ONC Publishes Precision Medicine API Privacy and Security Report Written by ESAC

February 14, 2018

The report describes key considerations for implementing and managing application programming interfaces (APIs) in healthcare with respect to the privacy and security of health information (e.g., electronic protected health information (ePHI)). These considerations were developed as a result of testing and assessing a volunteer subset of the implementations of the Sync for Science (S4S) API in accordance with applicable Precision Medicine Initiative (PMI) Privacy and Trust Principles (PMI Privacy Principles) and the PMI Data Security Policy Principles and Framework (PMI Security Principles). Special publications from the National Institute of Standards and Technology (NIST) also served as a basis for assessment criteria of the participating S4S pilot organizations. Entities covered by the Health Insurance Portability and Accountability Act (HIPAA) must implement appropriate privacy protections and data security safeguards in their environments, and in particular, comply with the HIPAA Privacy and Security Rules. The PMI Privacy and Security Principles are consistent with HIPAA and can help bolster an entity’s privacy and security posture. The use of APIs in healthcare, which can enable individuals (e.g., patients or their personal representative) to request that a healthcare provider’s electronic health record (EHR) send health information about them to a specified third-party, such as a research application (app), can leverage the below considerations to help ensure privacy and security of health information with the appropriate safeguards in mind.


The following are key areas for privacy consideration when implementing APIs in healthcare:

1. Ensure that any electronic access request interface (e.g., an electronic form within a patient portal) provides individuals with an opportunity to approve the electronic transmission of health information in accordance with applicable legal requirements that enable such a request (e.g., HIPAA right of access).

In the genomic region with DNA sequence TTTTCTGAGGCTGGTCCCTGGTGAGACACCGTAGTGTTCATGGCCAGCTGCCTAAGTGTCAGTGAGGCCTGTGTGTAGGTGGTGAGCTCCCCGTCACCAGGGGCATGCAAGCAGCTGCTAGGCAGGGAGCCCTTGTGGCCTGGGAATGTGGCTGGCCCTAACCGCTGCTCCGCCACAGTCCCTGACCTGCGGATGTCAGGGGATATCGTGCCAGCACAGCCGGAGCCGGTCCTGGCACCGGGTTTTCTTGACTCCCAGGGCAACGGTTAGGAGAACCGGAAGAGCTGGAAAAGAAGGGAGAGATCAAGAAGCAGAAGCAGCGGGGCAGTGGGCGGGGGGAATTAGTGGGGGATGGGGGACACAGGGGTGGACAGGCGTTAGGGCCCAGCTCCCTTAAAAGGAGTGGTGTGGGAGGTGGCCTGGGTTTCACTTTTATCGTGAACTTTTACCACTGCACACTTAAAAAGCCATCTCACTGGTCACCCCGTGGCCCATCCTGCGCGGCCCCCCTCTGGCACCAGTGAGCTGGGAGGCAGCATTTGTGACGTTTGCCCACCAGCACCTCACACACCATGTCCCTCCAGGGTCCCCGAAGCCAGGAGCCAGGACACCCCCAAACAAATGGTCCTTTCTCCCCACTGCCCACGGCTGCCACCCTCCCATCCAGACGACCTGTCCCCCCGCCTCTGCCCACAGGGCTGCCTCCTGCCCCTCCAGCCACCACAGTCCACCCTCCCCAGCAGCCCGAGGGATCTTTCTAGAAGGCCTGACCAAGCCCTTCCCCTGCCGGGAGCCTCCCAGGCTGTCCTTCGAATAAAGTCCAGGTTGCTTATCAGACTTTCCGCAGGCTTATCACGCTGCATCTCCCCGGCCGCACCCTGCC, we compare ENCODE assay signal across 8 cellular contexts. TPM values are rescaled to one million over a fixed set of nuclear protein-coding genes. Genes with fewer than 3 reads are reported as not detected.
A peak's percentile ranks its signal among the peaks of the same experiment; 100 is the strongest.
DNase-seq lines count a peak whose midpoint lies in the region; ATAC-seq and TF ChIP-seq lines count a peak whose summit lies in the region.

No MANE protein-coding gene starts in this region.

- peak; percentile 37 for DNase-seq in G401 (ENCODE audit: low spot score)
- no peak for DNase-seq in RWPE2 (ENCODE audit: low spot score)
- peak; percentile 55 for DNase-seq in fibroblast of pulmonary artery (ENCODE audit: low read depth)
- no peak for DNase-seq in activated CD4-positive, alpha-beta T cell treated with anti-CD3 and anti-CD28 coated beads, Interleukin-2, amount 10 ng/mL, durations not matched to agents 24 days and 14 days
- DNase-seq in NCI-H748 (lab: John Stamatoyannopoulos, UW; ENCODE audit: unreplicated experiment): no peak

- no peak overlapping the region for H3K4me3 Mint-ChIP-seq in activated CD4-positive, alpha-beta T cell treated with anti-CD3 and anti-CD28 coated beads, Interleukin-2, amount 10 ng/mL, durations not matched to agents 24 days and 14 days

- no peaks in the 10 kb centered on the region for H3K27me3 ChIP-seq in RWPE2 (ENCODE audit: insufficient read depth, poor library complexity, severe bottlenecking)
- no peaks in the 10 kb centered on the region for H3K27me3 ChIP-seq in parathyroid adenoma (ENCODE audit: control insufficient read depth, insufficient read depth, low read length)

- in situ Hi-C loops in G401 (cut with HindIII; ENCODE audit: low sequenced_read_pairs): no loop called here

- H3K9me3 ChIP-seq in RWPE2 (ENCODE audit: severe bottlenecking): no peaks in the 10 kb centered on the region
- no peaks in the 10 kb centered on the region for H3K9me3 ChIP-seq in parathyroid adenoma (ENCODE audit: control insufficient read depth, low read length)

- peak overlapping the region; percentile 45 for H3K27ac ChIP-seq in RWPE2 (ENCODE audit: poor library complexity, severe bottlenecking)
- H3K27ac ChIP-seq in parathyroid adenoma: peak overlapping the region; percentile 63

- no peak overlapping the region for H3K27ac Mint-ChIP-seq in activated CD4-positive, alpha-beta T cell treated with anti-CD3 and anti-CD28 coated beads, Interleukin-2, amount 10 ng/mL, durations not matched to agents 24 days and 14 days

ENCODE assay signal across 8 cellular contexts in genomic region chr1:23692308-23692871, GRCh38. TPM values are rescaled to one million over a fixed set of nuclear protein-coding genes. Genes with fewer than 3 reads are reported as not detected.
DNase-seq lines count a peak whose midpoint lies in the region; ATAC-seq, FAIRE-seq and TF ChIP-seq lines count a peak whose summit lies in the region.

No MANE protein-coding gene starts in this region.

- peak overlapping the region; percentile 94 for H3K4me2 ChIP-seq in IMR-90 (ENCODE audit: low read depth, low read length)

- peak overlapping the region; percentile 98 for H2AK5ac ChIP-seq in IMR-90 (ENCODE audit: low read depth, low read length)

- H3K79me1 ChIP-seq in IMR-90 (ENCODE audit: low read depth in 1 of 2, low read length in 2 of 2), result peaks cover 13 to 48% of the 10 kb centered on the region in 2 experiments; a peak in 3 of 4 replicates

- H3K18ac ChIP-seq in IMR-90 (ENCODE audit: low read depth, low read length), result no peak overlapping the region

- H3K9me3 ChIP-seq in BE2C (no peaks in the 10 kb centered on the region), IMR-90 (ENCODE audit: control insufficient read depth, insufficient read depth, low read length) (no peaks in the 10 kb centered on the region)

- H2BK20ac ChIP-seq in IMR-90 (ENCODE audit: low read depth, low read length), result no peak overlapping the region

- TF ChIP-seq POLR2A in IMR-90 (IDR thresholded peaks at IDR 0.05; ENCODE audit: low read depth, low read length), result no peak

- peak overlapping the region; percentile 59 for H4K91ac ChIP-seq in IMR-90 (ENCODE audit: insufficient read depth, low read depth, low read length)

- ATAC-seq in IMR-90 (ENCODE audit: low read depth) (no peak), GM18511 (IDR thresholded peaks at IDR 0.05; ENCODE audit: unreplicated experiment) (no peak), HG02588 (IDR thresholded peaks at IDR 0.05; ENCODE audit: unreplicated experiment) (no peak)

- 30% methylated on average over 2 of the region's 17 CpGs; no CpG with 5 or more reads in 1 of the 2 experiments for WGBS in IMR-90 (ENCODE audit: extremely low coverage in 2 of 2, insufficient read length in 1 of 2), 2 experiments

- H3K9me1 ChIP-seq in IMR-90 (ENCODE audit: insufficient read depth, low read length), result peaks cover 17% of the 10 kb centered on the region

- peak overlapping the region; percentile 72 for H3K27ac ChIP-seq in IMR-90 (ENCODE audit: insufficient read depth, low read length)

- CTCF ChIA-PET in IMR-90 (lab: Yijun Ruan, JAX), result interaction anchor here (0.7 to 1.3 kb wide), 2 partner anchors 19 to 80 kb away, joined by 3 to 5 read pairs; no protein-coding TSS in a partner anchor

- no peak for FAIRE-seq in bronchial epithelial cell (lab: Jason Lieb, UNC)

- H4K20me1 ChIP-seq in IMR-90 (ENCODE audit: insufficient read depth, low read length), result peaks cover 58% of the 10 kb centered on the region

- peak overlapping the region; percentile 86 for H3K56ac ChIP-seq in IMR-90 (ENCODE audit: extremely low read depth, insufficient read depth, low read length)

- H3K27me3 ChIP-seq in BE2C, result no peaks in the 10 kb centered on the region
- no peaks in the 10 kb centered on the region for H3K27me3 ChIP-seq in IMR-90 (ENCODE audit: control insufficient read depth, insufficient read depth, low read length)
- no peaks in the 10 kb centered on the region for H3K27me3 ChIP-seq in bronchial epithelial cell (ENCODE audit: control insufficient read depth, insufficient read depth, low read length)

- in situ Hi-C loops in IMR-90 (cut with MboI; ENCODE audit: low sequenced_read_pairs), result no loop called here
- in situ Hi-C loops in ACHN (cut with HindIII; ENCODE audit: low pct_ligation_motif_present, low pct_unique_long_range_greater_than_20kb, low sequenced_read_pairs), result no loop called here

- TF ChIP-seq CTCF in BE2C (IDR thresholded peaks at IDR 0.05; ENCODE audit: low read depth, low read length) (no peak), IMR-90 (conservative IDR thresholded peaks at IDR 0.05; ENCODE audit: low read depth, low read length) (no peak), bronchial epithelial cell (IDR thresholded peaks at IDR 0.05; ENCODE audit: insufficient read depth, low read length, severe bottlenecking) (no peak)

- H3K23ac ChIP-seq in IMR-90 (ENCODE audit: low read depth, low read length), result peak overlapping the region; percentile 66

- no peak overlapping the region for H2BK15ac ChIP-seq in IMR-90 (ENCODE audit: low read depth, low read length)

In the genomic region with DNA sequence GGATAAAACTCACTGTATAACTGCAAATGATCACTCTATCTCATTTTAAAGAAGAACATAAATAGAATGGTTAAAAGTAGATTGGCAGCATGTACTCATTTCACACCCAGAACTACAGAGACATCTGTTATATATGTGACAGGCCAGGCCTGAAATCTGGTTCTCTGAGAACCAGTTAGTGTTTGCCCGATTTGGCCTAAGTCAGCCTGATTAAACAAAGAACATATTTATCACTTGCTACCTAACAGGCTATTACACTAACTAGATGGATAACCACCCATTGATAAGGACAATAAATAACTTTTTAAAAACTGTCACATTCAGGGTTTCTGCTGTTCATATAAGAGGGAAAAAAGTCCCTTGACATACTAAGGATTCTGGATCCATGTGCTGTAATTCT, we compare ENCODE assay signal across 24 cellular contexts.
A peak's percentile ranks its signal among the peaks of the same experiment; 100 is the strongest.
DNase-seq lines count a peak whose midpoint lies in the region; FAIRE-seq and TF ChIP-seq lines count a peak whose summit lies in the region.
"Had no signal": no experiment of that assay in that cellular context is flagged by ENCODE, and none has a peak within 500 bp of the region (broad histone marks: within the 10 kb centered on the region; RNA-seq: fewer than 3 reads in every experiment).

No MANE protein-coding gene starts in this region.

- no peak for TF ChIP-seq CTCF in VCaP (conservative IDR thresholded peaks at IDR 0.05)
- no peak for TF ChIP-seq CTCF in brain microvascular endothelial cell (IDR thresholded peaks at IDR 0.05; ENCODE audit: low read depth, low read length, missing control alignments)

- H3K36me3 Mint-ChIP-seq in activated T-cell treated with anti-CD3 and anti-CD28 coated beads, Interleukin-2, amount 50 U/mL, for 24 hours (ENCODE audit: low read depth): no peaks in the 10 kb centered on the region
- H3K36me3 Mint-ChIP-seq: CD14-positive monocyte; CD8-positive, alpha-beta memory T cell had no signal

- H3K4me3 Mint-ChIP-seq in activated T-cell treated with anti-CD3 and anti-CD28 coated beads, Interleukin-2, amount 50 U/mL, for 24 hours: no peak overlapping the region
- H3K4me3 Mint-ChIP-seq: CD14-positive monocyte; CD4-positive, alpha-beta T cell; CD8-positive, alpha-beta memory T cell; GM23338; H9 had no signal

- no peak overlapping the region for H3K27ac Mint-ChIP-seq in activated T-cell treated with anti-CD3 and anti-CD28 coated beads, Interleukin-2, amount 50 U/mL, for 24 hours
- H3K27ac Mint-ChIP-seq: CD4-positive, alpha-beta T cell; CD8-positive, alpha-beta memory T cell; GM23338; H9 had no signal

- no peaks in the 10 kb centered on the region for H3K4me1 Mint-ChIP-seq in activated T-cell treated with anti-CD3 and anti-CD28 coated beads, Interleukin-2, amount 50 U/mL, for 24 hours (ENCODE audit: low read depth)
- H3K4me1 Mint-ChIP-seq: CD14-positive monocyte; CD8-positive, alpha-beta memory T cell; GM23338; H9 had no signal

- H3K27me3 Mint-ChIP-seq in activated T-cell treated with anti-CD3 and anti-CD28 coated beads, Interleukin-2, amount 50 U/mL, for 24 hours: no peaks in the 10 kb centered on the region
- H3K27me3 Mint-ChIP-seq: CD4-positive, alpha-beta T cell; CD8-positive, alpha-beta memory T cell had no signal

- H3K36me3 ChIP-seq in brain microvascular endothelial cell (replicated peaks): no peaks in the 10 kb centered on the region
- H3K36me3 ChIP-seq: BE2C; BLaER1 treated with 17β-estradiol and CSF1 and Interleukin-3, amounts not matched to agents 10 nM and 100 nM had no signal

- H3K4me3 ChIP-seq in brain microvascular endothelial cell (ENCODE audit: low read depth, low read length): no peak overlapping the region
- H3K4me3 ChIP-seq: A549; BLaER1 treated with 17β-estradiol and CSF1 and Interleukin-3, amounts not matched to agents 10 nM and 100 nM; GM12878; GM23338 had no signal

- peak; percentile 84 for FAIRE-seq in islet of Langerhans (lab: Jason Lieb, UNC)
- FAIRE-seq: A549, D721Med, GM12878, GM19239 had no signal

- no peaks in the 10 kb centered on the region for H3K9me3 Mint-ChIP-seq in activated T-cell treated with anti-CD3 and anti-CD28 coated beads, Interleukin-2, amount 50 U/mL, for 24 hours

2. Enable technology to provide for and respect individuals’ choices and/or preferences about the specific types of health information (e.g., medication lists, allergies) shared with the third-party. 3. Provide methods for individuals to revoke permissions for sharing health information about them in a manner that is clear and easily accessible. 4. Develop organizational privacy policies that are consistent with the PMI Privacy Principles and adequately address privacy risks.


The following are key areas for security consideration when implementing APIs in healthcare:

1. Use Transport Layer Security (TLS) Version 1.2 or higher with strong cipher suites (such as the Advanced Encryption Standard [AES] or higher) to protect health information in transit via the API from the EHR to the third-party.

2. Ensure that the API cannot be manipulated to unintentionally expose health information or system vulnerability information.

3. Develop technical and administrative policies to ensure verification of the identity of users and contributors, prior to granting credentials for access to or contribution of health information.

4. Develop technical and administrative policies that describe how to issue credentials to individuals that will permit them to access health information about themselves.

5. Consider implementing risk-based authentication controls that flow from the organization’s security risk assessment, and are commensurate with the type of data, level of sensitivity of the information, and user type.

6. Develop systems with technical authorization controls flexible enough to support individual privacy preferences that are capable of limiting API access, use, or disclosure based on what is necessary to satisfy a particular purpose or carry out a function.

7. Evaluate any service provider’s infrastructure, security practices, and technical capabilities for hosting implementations of APIs and apps that store and access health information.

8. Implement data integrity protection controls that detect when unauthorized alterations are made to health information made accessible through the API.

9. Ensure that EHR patient portals that interact with the API are secure and protected against known vulnerabilities that attackers could exploit.

10. Develop organizational security policies that are consistent with the PMI Security Principles and adequately address security risks.

While there is a perception in the healthcare community that APIs are less secure than other components of an IT system (e.g., an EHR system), 8 the use of APIs to share information is prevalent in the financial and travel industries. In turn, similar to the use of APIs in other industries, as long as healthcare APIs are implemented with appropriate privacy and security safeguards in place, APIs can add value to individual-directed sharing of health information. As adoption of API use in healthcare becomes more widespread, this document can serve as a resource for specific privacy and security considerations for health information technology (health IT) implementers.

The full report can be accessed here.

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